New research has revealed the first evidence that groups of stars can tear apart their planet-forming discs, leaving it warped and with tilted rings.
An international team of researchers has identified a stellar system where planet formation might take place in inclined dust and gas rings within a warped circumstellar disc around multiple stars.
The research is the first output of a programme on young stellar systems that uses an infrared imager, called MIRC-X. MIRC-X has been built by the Universities of Michigan and Exeter as part of a European Research Council-funded research project. The instrument has been designed to give new insights into how star and planet formation is taking place within the rotating, circumstellar discs of dense dust and gas surrounding young stars.
Stefan Kraus, professor of astrophysics at the University of Exeter, who led the research, said: “We’re really excited that our new MIRC-X imager has provided the sharpest view yet of this intriguing system and revealed the gravitational dance of the three stars in the system. Normally, planets form around a flat disc of swirling dust and gas – yet our images reveal an extreme case where the disc is not flat at all,” said Stefan Kraus.
Observations of the SPHERE instrument
The team observed the system with the SPHERE instrument on ESO’s VLT and with ALMA and were able to image the inner ring and confirm its misalignment. The team observed shadows that this ring casts on the rest of the disc. This helped them figure out the 3D shape of the rings and overall disc geometry.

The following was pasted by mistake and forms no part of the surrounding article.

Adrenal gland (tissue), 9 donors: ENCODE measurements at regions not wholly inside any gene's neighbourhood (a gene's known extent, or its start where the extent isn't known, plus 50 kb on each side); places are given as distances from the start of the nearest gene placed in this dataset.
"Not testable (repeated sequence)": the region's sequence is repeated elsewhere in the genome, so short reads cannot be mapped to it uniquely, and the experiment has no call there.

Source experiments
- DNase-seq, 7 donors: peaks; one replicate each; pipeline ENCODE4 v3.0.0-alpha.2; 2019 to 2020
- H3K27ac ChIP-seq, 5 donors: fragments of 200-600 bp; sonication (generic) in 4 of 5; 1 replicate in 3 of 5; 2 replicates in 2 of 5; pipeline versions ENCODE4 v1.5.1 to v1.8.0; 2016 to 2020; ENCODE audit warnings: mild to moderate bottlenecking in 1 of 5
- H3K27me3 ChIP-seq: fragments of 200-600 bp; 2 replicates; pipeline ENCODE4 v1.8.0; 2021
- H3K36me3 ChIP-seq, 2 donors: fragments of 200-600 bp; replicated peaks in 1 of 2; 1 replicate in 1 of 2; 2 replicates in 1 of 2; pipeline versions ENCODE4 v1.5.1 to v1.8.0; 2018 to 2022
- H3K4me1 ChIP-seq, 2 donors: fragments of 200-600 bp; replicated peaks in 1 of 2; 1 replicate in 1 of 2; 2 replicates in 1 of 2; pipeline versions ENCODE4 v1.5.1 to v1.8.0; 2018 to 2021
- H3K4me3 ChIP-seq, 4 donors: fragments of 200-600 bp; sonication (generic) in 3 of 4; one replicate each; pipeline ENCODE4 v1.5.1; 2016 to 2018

This research reveals that this inner ring contains 30 Earth masses of dust, which could be enough to form planets. Alexander Kreplin of the University of Exeter, said: “Any planets formed within the misaligned ring will orbit the star on highly oblique orbits and we predict that many planets on oblique, wide-separation orbits will be discovered in future planet imaging surveys.
“Since more than half of stars in the sky are born with one or more companions, this raises an exciting prospect: there could be an unknown population of exoplanets that orbit their stars on very inclined and distant orbits.”
The group observed GW Orionis for over 11 years and mapped the orbit of the stars with unprecedented precision. The international team, with researchers from the UK, Belgium, Chile, France, and the US, then combined their observations with computer simulations to understand what had happened to the system. For the first time, they were able to clearly link the observed misalignments to the theoretical ‘disc-tearing effect’, which suggests that the conflicting gravitational pull of stars in different planes can warp and break their surrounding disc.